Over the past several years, asset owners, managers, and investors have taken the ethical route through the practice of sustainable investing. While, at first, this was a way to become more compliant with environmental, social, and governance (ESG) standards, it is now an imperative given the palpable impact climate change has had in terms of damage to both businesses and communities.
In 2015, nations that signed the Paris Agreement meant to put a cap on the relentless rise in global temperatures. But, unfortunately, current information shows that humanity is nowhere near the 1.5�C target set six years ago. Indeed, more drastic measures need to be taken if we are to attain this goal.
Despite this and the ongoing pandemic, more and more companies and institutions are committed to adopting more sustainable ways to work. This has resulted in a reallocation of capital among both investors and asset owners who see how private capital can be used as a catalyst for change.
Of late, a number of large institutions with long-term investment plans, including sovereign wealth and pension funds, are adhering to ESG principles when it comes to investing. But sustainable investment is something that can be done beyond institutions and corporations; it also has a place in personal investment, particularly where long-term retirement portfolios are concerned.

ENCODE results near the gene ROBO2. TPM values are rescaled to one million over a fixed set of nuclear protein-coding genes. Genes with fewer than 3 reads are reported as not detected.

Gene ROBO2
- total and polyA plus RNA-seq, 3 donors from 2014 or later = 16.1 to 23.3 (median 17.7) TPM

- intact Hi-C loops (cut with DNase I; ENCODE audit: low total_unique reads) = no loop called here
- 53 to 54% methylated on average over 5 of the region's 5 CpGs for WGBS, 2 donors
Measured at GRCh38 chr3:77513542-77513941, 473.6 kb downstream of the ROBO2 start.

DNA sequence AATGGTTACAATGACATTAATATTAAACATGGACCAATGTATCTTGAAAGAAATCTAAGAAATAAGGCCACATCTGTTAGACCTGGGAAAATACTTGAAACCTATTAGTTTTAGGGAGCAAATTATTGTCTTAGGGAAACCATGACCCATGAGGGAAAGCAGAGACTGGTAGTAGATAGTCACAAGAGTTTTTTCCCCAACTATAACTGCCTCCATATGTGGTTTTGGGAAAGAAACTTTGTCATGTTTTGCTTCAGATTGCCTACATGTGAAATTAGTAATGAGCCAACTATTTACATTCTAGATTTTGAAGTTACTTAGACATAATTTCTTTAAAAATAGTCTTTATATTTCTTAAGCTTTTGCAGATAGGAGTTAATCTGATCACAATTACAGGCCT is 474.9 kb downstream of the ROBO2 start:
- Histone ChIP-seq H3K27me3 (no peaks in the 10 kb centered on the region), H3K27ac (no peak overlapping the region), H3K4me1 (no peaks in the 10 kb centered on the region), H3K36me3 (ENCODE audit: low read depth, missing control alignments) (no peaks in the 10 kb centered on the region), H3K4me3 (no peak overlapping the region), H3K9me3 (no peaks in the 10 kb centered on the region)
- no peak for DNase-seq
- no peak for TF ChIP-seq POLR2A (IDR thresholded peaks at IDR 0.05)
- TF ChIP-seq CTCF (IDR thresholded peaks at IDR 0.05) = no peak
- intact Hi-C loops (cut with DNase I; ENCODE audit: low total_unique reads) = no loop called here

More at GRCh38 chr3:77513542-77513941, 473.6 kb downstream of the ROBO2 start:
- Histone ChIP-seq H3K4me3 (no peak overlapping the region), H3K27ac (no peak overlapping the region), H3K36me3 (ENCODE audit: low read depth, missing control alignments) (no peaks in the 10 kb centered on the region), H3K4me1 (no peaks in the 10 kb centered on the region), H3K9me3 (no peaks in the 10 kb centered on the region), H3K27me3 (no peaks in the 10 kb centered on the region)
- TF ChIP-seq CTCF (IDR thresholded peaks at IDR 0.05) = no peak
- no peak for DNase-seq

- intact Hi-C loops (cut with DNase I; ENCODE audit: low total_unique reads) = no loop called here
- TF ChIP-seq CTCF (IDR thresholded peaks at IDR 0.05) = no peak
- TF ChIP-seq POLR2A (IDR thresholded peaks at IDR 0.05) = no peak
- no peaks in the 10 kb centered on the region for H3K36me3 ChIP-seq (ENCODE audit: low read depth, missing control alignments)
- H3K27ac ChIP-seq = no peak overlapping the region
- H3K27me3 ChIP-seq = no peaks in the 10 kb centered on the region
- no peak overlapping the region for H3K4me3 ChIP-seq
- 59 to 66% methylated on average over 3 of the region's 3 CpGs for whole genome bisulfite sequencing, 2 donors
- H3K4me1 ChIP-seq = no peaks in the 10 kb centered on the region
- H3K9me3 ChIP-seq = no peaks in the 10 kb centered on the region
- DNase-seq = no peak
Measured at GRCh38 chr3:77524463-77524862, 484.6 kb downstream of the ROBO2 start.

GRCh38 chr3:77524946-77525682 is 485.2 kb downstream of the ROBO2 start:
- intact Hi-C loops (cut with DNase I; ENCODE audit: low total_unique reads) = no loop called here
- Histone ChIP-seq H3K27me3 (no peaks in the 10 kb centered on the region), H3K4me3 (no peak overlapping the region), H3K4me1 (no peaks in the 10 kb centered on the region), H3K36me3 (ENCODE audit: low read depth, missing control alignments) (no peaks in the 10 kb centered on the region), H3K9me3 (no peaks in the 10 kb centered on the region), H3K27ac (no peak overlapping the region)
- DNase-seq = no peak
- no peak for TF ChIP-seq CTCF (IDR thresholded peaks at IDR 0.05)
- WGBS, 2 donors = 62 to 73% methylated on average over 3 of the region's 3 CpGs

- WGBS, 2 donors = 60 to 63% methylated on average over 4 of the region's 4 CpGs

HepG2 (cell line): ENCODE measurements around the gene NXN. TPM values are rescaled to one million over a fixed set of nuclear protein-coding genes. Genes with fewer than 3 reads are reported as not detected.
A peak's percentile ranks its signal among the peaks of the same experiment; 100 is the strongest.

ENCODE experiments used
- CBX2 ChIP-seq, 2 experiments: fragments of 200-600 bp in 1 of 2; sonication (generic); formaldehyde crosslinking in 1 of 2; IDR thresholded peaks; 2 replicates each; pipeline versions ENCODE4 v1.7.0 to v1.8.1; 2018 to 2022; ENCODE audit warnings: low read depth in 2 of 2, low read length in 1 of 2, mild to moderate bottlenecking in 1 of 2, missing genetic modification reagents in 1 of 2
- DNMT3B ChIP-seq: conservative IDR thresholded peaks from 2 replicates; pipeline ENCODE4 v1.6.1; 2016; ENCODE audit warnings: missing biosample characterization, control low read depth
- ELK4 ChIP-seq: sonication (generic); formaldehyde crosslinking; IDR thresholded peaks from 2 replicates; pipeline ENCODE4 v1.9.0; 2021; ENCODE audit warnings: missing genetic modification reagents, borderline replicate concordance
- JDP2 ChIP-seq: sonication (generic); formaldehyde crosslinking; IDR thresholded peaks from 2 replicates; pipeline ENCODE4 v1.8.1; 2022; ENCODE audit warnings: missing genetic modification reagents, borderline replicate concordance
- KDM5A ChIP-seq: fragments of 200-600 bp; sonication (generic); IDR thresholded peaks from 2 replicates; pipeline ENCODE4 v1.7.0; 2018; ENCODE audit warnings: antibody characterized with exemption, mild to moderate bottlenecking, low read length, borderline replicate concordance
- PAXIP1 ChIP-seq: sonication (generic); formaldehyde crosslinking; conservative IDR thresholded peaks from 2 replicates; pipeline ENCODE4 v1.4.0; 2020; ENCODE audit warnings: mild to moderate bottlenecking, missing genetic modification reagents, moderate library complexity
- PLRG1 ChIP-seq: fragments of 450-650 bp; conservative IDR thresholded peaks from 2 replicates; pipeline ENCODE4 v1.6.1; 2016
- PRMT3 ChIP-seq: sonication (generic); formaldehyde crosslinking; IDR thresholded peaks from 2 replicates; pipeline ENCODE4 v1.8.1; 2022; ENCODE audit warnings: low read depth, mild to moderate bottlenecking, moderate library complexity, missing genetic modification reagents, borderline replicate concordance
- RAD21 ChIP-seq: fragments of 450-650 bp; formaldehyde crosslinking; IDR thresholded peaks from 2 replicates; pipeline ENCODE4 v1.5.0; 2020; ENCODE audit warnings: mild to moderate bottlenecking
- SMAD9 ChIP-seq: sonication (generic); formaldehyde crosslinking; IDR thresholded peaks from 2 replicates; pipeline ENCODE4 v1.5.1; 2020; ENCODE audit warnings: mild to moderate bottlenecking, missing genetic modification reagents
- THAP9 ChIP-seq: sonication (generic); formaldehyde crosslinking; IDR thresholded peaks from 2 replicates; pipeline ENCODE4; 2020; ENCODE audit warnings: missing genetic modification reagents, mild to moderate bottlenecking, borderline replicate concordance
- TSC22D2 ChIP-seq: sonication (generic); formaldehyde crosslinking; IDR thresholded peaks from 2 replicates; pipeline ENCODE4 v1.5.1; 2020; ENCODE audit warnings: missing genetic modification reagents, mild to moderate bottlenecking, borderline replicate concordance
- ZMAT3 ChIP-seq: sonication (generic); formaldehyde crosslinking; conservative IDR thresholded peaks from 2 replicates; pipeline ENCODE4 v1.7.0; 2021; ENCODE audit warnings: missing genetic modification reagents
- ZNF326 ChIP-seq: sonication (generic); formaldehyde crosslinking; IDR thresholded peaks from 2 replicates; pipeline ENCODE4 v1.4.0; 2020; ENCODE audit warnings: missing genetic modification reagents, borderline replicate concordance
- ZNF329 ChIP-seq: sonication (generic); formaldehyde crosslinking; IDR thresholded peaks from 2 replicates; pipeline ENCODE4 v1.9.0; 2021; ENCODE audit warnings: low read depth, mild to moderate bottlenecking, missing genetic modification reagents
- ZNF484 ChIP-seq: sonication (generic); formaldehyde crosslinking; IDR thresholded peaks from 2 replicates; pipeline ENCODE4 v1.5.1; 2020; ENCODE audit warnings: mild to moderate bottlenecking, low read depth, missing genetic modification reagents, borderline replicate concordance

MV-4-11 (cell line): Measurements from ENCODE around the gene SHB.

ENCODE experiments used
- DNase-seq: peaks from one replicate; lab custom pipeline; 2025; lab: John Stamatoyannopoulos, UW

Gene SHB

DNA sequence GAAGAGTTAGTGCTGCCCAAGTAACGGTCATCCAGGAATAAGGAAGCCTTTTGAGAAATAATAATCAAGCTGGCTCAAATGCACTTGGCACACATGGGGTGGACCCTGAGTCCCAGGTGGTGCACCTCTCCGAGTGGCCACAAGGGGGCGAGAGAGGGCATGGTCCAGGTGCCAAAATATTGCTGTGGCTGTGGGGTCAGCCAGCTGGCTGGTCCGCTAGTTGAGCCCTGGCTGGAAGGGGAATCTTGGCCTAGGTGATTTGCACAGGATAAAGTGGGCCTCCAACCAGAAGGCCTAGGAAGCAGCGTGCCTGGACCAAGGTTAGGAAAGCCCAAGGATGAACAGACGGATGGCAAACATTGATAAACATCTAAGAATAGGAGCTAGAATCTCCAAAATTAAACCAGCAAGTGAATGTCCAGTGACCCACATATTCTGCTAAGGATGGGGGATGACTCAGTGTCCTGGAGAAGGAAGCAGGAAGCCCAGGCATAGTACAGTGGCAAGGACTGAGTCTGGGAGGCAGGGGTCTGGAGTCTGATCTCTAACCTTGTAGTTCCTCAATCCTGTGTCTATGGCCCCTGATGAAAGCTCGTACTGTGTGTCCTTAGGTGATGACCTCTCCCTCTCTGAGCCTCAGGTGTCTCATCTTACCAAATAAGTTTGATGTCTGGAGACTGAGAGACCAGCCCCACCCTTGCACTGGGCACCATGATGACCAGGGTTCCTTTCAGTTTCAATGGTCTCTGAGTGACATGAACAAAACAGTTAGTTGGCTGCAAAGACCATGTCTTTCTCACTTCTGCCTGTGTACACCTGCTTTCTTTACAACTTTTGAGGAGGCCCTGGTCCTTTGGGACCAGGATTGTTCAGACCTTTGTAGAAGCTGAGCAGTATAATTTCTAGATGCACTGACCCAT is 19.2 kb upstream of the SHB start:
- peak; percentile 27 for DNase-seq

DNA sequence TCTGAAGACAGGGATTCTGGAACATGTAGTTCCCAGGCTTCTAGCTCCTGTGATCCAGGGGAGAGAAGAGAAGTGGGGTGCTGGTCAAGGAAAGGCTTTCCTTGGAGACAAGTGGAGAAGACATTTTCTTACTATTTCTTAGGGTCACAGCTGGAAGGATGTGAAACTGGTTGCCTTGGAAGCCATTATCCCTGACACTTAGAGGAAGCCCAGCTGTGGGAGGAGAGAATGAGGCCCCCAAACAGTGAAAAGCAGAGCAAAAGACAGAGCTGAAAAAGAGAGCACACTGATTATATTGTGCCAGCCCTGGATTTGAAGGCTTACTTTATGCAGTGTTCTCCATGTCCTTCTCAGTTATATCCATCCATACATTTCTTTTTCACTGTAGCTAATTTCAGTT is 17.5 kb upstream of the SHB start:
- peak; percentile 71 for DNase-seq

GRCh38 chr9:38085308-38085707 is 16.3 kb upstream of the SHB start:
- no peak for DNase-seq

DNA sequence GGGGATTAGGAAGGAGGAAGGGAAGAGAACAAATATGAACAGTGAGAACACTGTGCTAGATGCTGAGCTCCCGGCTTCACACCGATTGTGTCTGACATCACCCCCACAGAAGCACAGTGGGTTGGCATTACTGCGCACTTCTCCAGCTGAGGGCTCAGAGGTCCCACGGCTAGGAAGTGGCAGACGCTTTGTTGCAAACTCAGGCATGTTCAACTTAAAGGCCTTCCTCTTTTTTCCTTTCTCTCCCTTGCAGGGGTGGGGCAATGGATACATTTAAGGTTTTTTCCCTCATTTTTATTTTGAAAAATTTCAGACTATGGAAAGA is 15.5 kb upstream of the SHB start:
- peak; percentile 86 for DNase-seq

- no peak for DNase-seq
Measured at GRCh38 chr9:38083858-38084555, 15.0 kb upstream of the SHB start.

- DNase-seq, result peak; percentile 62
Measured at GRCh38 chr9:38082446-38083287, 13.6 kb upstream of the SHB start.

These days, younger investors see it as an area where they can invest sustainably. They also see it as something that is in keeping with many investors’ values.
Another reason why many are getting into sustainable investment is risk management. Many experts agree that companies that ignore risks or make imprudent investments may eventually incur substantial costs. As a result, these can keep them from earning sustainable profits in the long run. The challenge now lies in how well corporations can identify, address, and mitigate unsustainable practices, as this can directly impact their competitive advantage in a world that is increasingly aware and savvy about sustainability practices.
Throughout the world, financial advisers and asset managers have become more careful in their scrutiny of sustainability disclosures – not only as a point of good corporate governance or transparency. It can also ferret out companies who practice greenwashing, an unscrupulous way of making investments look more eco-friendly than they actually are.
Meanwhile, Europe’s Sustainable Finance Disclosure Regulation (SFDR) was signed into effect earlier this year, essentially making sustainability reporting a mandatory step to get more transparent disclosures on how investors and companies consider ESG risks in investment. The rest of the world is following suit, and it is expected that some Asian nations will have their own version of the regulation come 2022.